Tipping Must Be Suppressed

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Tipping is a social pressure masquerading as a voluntary contribution. The services industry has a bizarre model of operation compared to any other industry. It has become a custom for customers to tip their servers (waiters, bartenders…) for the service they have provided. However, this custom must be examined closer.

Most of us have an innate feeling that tipping is alien to our way of consuming goods. In the services industry apart from any other we are given the opportunity to show our appreciation or displeasure with the service we have had; in direct monetary terms. This is unlike any other way of consuming. Imagine what that would be like in the health care industry.

 Tipping is alien to our way of consumption.

Tipping is fundamentally a form of partitioned pricing that increases demand by affecting consumers’ perceptions of expensiveness, fairness, and quality. We pay a predetermined “fixed” rate for the good but then choose to pay another cost above that. When doing this we do not think of tipping “as part of the meal”; it is a meta-price. We have a common perception that drinks in bars where a tip system is in place are “superior” to others where it is not.

Service industries tend to have a tipping system in place as a business strategy because of the common idea consumers have of value. This perception of course is psychological. This is a common axiom in economics termed utility. Take for example; if you purchase a beer from a rum shop in Oistins you would expect the cost to be lower than if you purchase a beer from the bar at the Crane Resort. In traditional economic theory this occurrence would be deemed irrational: gleefully paying more for the same product when you can get it for less elsewhere; but this seems pretty normal to us.

For this reason Behavioural Economics establishes two types of utility: transaction utility and acquisition utility. Tipping is a form of transaction utility, which is a mental accounting matter. As such, it must be realised that tipping is more of a mask of value than a way to test value. Thus, it does not serve a great purpose in this regard.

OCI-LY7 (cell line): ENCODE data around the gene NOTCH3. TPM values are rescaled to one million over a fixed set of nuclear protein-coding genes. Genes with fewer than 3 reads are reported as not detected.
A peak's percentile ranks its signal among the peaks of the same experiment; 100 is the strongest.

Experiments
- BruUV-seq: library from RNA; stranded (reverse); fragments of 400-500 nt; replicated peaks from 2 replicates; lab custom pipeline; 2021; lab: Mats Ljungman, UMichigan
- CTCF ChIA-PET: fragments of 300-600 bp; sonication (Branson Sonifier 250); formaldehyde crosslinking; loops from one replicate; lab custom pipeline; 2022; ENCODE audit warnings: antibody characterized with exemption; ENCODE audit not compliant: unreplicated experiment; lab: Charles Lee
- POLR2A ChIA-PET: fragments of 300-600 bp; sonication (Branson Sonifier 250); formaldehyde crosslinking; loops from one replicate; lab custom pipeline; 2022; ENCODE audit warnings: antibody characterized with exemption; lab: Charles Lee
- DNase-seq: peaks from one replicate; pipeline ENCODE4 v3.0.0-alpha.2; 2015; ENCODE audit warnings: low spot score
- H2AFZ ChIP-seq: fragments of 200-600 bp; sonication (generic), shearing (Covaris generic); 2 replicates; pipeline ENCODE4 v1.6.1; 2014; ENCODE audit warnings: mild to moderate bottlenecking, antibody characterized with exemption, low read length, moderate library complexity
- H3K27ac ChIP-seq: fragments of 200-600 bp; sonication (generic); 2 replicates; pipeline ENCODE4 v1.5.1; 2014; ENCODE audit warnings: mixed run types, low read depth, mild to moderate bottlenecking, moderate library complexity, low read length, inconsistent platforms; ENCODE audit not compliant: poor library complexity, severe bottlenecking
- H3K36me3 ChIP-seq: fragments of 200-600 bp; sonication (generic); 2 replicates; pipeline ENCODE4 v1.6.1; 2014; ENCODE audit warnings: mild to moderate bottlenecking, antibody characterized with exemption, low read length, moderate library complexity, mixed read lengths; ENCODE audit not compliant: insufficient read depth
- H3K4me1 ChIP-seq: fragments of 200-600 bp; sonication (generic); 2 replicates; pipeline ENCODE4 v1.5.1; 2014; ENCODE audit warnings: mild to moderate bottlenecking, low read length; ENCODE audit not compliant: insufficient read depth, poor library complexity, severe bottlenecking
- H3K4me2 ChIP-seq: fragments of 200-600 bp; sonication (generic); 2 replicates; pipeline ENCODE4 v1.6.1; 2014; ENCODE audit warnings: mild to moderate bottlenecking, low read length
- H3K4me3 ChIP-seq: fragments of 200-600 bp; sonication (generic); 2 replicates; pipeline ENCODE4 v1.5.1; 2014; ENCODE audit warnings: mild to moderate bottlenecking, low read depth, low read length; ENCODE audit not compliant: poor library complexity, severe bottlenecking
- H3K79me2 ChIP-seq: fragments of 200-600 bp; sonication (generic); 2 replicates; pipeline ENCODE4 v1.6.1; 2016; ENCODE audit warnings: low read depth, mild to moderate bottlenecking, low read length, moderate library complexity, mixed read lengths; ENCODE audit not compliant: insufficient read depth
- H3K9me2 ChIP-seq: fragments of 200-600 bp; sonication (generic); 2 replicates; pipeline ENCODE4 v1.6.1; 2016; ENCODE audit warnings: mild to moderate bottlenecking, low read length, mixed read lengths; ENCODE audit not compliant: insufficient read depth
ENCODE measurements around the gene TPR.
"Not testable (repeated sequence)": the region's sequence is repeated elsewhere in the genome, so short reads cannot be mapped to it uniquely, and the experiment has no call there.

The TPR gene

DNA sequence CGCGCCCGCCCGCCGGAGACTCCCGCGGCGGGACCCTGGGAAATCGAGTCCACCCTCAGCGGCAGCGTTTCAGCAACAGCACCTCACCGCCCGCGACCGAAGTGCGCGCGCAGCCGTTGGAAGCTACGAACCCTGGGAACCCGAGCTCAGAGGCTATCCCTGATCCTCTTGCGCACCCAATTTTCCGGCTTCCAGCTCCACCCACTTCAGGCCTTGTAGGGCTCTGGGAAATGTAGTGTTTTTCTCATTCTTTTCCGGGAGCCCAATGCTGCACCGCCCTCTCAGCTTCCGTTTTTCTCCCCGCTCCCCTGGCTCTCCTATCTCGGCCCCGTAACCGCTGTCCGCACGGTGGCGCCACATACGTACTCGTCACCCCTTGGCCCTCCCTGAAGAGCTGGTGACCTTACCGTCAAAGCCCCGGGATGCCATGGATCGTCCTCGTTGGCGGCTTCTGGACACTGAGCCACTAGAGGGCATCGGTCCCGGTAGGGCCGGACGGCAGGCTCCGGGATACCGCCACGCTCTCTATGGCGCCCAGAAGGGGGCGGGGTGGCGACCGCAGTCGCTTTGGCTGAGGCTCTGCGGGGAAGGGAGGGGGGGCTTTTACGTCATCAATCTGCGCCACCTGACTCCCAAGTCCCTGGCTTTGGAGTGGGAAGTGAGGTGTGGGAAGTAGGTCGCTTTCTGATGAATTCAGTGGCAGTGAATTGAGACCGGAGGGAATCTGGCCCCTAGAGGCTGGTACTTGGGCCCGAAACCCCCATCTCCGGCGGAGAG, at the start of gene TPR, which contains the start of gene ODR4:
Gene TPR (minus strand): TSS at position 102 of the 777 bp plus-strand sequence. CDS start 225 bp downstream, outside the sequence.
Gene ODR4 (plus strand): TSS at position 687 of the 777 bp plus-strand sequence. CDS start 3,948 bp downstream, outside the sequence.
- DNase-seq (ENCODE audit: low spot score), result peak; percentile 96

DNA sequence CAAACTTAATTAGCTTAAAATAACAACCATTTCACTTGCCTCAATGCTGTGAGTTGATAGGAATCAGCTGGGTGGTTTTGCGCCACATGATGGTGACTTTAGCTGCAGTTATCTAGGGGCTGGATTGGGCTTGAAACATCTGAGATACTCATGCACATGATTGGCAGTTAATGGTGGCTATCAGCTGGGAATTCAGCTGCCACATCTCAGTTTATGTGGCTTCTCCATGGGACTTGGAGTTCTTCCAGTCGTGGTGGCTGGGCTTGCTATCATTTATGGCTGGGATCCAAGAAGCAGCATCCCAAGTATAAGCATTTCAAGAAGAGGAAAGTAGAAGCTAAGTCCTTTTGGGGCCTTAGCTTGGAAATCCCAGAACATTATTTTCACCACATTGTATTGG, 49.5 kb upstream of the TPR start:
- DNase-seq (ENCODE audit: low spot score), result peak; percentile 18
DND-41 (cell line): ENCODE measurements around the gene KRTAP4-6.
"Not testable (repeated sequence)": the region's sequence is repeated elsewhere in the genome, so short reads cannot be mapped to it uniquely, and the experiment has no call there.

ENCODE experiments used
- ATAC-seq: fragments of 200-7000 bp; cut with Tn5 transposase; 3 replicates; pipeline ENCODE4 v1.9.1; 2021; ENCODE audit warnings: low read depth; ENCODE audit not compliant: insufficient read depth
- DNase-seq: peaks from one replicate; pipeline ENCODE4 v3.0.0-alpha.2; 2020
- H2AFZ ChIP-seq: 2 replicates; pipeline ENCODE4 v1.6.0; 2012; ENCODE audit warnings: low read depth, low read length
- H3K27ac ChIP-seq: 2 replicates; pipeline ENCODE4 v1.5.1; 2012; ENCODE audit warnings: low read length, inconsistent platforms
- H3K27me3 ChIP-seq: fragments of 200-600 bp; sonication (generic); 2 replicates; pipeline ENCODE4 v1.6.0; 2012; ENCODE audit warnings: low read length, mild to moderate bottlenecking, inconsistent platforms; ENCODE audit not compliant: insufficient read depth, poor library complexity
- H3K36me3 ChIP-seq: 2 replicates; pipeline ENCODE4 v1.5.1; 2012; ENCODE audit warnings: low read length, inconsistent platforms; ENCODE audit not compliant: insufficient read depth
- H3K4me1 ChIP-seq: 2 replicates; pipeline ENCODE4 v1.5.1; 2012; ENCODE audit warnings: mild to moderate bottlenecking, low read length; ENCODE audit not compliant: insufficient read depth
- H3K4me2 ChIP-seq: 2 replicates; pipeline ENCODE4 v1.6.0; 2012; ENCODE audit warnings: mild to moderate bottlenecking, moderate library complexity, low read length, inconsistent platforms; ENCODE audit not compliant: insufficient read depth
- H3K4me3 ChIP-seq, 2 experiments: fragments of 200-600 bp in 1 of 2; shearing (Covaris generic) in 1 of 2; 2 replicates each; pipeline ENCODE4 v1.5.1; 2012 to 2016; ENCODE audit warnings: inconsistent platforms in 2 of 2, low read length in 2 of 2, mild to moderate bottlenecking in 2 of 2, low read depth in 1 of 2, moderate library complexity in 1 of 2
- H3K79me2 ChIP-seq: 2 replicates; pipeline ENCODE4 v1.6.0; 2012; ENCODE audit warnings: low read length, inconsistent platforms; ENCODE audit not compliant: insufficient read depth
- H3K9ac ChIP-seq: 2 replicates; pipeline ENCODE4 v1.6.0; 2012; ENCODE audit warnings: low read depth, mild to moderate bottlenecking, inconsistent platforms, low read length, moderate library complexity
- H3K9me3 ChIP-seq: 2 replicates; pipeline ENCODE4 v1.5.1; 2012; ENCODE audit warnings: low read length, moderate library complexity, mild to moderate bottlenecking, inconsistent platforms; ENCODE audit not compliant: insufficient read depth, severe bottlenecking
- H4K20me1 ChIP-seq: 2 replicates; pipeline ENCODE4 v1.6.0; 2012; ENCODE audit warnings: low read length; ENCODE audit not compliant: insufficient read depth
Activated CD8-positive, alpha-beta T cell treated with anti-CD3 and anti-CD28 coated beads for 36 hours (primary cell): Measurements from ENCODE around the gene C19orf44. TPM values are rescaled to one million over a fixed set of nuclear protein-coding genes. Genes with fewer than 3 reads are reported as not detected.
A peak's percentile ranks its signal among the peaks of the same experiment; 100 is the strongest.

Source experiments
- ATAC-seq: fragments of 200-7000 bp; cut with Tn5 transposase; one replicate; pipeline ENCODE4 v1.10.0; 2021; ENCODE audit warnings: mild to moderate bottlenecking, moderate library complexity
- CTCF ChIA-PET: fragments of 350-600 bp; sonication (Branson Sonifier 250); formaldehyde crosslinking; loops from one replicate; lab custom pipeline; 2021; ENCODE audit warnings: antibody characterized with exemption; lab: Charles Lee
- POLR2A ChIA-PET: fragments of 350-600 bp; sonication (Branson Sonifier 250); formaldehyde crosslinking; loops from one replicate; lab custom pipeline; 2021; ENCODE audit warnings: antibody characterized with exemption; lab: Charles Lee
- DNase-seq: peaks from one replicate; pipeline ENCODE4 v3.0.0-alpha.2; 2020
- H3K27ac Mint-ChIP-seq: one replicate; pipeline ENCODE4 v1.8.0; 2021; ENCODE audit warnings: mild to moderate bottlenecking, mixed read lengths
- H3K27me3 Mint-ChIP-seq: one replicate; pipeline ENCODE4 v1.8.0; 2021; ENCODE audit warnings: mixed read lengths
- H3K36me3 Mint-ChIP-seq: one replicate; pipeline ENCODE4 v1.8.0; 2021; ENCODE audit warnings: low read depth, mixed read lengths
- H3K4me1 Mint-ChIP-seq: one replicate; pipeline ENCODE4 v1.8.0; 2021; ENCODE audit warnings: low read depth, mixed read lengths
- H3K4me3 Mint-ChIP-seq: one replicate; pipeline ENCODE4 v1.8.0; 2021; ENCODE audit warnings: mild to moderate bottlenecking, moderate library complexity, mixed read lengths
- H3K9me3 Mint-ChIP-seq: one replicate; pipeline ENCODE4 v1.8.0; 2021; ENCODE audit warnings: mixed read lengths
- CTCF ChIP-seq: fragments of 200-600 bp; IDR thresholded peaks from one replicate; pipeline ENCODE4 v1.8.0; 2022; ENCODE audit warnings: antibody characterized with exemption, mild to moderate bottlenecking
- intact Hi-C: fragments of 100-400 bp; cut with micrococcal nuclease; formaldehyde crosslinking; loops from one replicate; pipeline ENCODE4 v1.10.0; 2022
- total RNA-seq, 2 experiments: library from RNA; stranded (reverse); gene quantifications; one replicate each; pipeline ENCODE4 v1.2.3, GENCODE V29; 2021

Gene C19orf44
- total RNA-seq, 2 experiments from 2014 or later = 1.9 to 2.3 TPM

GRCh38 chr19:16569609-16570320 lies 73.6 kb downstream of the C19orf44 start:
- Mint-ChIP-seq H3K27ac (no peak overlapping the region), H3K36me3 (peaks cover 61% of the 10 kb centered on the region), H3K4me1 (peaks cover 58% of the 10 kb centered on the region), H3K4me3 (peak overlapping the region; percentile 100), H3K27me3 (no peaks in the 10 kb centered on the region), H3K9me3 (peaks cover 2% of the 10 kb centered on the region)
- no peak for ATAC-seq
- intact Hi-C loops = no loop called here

Tipping is more of a mask of value than a way to test value.

Many have hailed tipping as the correction of a market failure: motivation for workers in the service industry. Working as a bartender or waiter is not usually very interesting (certainly not consistently interesting). The perfect answer to stimulate this market is to have tipping: serve us better or else! People believe that tipping is a motivator for better service; if you give better service you will get a good tip. This is far from the truth. Studies have shown (with full data on display) that the level of tip a person receives is more related to their gender; attractiveness; race, and so on.

In a quantitative review of 14 studies involving 2,645 dinning parties from 21 different restaurants, researchers found that the average correlation between tip percentages and service rating was only 0.11. In other words, service rating on average was of less than 2% of the variation in the restaurant’s tip percentage. Tipping does not increase service levels. If it did, we should be tipping our lecturers.

Tipping however is an interesting business strategy of pricing. It should be clear that pricing affects consumer behaviour through its effects on perceived cost and quality. The consumer then has a different mind-set of what the fair value of their good is.

There is no moral obligation to tip. We do not tip because we think “this is something we should do.” We tip because it is in the social fabric and we are forced into it. When service industry workers are shocked at the number of “bad tippers” they come across in their jobs I am worried that they (the servers) believe people have a moral obligation to tip them. There is no such obligation.

A further cry from the service industry workers is this: “we work hard but receive low wages nevertheless, so you should tip us for our services.” No. Though tipping for that reason may be laudable it is futile. How about we have a serious discussion about wage laws in the country and stop trying to push trivial “corrections”.

 

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  • Razia

    What a thoughtful article.Enjoyed reading and never thought of this before! Its a really nice article.